14 January 2022
The third article in our ‘IP trends for 2022’ series on innovation and technology focuses on cleantech innovations ranging from electric vehicles (EVs), renewable energy to net-negative emission developments.
During the COP26 summit held in October – November 2021, hundreds of governments, cities and businesses signed a declaration to work towards making all new vehicles release zero emissions by 2040 at the latest. In 2022, we can therefore expect to see a focus on innovation in battery technology, particularly energy storage solutions and fast charging inventions, to make EVs practical and affordable for all consumers. This technological shift is illustrated by the fact that global patent filings for EVs are currently rising, while those for petrol and diesel vehicles are falling rapidly, as we recently reported.
During the climate change conference, there was also a renewed emphasis on the goal of limiting global warming to 1.5 degrees Celsius. With power generation making up a significant proportion of total greenhouse gas emissions, we can expect to see further inventions and innovative developments in renewable energy technologies in 2022, particularly those that reduce the costs of renewable energy implementation to enable developing countries to phase out fossil fuels. For example, we expect to see improvements in the modularisation of onshore and offshore wind turbines, which is key to achieving cost effective wind power by simplifying servicing and upgrades, thus reducing lifecycle costs. We also expect to see developments in the manufacturing of polysilicon for solar photovoltaic cells in 2022, given that shortages of polysilicon in 2021 caused prices of new solar panels to rise for the first time in years.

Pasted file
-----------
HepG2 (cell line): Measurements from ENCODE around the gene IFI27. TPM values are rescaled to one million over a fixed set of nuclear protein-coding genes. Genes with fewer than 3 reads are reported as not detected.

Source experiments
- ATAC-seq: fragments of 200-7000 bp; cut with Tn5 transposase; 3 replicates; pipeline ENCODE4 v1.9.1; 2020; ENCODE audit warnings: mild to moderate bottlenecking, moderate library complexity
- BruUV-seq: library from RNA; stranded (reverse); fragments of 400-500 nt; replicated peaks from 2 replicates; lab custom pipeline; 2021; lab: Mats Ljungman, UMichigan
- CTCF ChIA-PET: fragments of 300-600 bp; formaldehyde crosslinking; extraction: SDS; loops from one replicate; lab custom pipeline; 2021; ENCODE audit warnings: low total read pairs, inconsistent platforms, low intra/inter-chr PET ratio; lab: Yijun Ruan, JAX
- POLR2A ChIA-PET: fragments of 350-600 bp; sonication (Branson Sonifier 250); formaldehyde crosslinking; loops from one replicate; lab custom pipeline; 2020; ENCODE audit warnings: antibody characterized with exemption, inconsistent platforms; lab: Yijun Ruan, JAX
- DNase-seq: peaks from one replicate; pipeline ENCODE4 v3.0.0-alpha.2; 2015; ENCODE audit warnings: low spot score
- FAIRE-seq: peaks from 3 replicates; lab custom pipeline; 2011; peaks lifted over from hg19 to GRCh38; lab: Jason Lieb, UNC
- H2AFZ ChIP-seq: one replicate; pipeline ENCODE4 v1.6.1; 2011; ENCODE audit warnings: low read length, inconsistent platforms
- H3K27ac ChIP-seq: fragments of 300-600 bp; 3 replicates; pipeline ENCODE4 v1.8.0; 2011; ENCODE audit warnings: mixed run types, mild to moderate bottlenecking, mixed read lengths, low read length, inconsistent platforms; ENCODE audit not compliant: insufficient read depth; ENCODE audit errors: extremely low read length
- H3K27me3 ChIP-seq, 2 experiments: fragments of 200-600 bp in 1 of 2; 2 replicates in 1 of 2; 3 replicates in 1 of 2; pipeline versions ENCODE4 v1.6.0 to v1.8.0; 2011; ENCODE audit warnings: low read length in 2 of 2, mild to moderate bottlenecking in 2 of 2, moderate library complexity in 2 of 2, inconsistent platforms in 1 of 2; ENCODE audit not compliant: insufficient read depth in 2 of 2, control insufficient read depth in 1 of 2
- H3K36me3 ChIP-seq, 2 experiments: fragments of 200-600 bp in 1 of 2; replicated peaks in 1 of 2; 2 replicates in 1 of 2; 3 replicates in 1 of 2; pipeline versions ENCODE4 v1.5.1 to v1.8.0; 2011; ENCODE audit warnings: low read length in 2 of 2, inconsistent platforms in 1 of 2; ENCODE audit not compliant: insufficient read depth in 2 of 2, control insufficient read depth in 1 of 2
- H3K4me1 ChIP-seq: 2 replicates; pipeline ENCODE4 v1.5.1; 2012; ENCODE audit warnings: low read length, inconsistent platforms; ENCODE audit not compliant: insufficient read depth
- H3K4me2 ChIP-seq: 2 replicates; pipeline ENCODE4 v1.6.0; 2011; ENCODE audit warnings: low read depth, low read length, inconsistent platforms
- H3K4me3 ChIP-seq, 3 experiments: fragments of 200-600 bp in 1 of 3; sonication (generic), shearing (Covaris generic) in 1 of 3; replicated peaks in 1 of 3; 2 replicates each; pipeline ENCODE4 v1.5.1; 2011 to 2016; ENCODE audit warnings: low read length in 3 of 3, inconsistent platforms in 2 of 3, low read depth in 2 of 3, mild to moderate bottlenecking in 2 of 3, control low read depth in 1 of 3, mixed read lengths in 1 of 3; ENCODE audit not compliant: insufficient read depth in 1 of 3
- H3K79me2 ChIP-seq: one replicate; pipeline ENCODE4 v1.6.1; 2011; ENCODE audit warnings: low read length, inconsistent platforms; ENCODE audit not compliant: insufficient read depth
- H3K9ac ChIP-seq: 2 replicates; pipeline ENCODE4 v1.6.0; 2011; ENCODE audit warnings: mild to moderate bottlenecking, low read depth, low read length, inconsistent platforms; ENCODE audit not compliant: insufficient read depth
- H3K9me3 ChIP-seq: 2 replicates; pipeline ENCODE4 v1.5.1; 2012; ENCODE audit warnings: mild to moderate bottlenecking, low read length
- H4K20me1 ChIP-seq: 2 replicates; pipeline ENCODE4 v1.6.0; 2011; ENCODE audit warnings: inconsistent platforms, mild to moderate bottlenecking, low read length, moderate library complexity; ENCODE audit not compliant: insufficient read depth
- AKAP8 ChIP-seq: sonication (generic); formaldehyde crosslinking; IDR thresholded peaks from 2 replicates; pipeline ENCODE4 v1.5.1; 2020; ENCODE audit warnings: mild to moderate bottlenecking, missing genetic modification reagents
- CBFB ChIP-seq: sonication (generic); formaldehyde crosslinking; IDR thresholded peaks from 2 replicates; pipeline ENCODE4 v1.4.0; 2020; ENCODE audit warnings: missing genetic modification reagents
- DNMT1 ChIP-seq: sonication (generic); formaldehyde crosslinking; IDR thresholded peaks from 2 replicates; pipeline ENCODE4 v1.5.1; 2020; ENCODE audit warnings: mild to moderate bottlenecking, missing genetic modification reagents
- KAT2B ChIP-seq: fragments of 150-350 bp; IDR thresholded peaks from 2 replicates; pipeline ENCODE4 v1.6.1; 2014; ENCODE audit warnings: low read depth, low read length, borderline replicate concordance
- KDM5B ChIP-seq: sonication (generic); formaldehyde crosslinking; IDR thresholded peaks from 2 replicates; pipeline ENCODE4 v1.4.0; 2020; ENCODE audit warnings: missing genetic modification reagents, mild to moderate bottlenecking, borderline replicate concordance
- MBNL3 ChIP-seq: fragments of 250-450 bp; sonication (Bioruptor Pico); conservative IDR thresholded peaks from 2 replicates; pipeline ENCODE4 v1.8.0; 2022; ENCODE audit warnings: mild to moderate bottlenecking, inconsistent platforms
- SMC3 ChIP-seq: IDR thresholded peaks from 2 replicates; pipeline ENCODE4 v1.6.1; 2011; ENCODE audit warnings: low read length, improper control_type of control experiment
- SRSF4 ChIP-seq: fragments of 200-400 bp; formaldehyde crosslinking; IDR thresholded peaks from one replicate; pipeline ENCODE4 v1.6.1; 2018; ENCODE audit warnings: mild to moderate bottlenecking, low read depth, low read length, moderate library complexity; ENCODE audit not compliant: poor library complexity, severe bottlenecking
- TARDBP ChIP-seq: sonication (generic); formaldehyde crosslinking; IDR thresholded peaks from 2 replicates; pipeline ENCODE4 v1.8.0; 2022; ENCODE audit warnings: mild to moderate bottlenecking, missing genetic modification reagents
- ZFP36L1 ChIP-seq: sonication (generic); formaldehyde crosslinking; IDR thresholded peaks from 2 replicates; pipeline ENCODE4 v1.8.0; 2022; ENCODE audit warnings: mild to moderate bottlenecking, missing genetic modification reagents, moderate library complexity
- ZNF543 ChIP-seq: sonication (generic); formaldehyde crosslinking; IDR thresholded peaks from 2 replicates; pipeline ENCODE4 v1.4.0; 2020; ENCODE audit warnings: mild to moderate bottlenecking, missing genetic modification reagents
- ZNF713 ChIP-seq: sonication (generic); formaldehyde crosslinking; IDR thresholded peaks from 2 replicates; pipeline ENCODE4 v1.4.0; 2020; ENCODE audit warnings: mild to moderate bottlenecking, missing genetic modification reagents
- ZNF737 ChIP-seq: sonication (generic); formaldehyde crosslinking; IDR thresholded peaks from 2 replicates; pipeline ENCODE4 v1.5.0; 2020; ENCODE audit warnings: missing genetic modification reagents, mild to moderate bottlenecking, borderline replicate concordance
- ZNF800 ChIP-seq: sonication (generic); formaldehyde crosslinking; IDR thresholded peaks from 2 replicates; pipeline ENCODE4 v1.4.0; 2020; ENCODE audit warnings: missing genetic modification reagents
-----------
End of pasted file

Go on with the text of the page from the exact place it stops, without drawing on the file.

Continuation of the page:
As well as a spotlight on EV technologies and renewable energy developments, we also expect 2022 to bring innovations in net-negative emission technologies, such as BECCS (biomass energy with carbon capture and storage) – which involves recovering CO2 from the combustion products resulting from burning biomass – and DACCS (direct air carbon capture and storage) – which involves capturing CO2 directly from the air.
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